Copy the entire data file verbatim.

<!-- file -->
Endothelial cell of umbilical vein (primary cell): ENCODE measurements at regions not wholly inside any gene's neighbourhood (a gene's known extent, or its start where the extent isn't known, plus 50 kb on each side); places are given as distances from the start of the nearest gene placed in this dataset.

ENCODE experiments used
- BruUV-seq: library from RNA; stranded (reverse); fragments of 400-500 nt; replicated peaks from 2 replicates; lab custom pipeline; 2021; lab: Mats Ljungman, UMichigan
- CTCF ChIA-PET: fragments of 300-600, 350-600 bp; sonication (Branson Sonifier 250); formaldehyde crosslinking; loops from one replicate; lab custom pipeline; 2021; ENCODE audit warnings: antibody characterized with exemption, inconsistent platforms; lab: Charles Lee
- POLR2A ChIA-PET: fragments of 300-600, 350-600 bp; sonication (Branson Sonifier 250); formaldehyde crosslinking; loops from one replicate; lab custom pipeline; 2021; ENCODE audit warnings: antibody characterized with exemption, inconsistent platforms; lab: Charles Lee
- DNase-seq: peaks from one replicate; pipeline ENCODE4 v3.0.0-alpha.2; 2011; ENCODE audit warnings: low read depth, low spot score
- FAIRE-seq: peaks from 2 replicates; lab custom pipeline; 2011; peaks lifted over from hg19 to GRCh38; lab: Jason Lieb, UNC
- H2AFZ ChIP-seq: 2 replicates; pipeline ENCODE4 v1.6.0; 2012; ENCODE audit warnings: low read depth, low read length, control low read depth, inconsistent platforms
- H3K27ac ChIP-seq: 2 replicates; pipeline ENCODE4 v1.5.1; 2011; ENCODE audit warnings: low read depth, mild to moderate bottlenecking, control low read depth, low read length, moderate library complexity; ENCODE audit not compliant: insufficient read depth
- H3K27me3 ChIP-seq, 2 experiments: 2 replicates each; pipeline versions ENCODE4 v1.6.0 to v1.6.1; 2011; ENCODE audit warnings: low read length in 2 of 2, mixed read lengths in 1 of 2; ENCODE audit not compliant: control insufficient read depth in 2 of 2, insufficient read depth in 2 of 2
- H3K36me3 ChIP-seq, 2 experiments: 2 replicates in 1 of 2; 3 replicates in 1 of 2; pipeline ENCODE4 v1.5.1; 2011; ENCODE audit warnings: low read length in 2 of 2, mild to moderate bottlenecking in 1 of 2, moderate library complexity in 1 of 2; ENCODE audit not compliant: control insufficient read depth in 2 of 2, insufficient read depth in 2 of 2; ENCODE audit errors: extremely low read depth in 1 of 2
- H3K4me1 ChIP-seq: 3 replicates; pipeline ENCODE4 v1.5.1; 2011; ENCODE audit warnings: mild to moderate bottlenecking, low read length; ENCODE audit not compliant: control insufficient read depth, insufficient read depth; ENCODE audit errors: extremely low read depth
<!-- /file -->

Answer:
Endothelial cell of umbilical vein (primary cell): ENCODE measurements at regions not wholly inside any gene's neighbourhood (a gene's known extent, or its start where the extent isn't known, plus 50 kb on each side); places are given as distances from the start of the nearest gene placed in this dataset.

ENCODE experiments used
- BruUV-seq: library from RNA; stranded (reverse); fragments of 400-500 nt; replicated peaks from 2 replicates; lab custom pipeline; 2021; lab: Mats Ljungman, UMichigan
- CTCF ChIA-PET: fragments of 300-600, 350-600 bp; sonication (Branson Sonifier 250); formaldehyde crosslinking; loops from one replicate; lab custom pipeline; 2021; ENCODE audit warnings: antibody characterized with exemption, inconsistent platforms; lab: Charles Lee
- POLR2A ChIA-PET: fragments of 300-600, 350-600 bp; sonication (Branson Sonifier 250); formaldehyde crosslinking; loops from one replicate; lab custom pipeline; 2021; ENCODE audit warnings: antibody characterized with exemption, inconsistent platforms; lab: Charles Lee
- DNase-seq: peaks from one replicate; pipeline ENCODE4 v3.0.0-alpha.2; 2011; ENCODE audit warnings: low read depth, low spot score
- FAIRE-seq: peaks from 2 replicates; lab custom pipeline; 2011; peaks lifted over from hg19 to GRCh38; lab: Jason Lieb, UNC
- H2AFZ ChIP-seq: 2 replicates; pipeline ENCODE4 v1.6.0; 2012; ENCODE audit warnings: low read depth, low read length, control low read depth, inconsistent platforms
- H3K27ac ChIP-seq: 2 replicates; pipeline ENCODE4 v1.5.1; 2011; ENCODE audit warnings: low read depth, mild to moderate bottlenecking, control low read depth, low read length, moderate library complexity; ENCODE audit not compliant: insufficient read depth
- H3K27me3 ChIP-seq, 2 experiments: 2 replicates each; pipeline versions ENCODE4 v1.6.0 to v1.6.1; 2011; ENCODE audit warnings: low read length in 2 of 2, mixed read lengths in 1 of 2; ENCODE audit not compliant: control insufficient read depth in 2 of 2, insufficient read depth in 2 of 2
- H3K36me3 ChIP-seq, 2 experiments: 2 replicates in 1 of 2; 3 replicates in 1 of 2; pipeline ENCODE4 v1.5.1; 2011; ENCODE audit warnings: low read length in 2 of 2, mild to moderate bottlenecking in 1 of 2, moderate library complexity in 1 of 2; ENCODE audit not compliant: control insufficient read depth in 2 of 2, insufficient read depth in 2 of 2; ENCODE audit errors: extremely low read depth in 1 of 2
- H3K4me1 ChIP-seq: 3 replicates; pipeline ENCODE4 v1.5.1; 2011; ENCODE audit warnings: mild to moderate bottlenecking, low read length; ENCODE audit not compliant: control insufficient read depth, insufficient read depth; ENCODE audit errors: extremely low read depth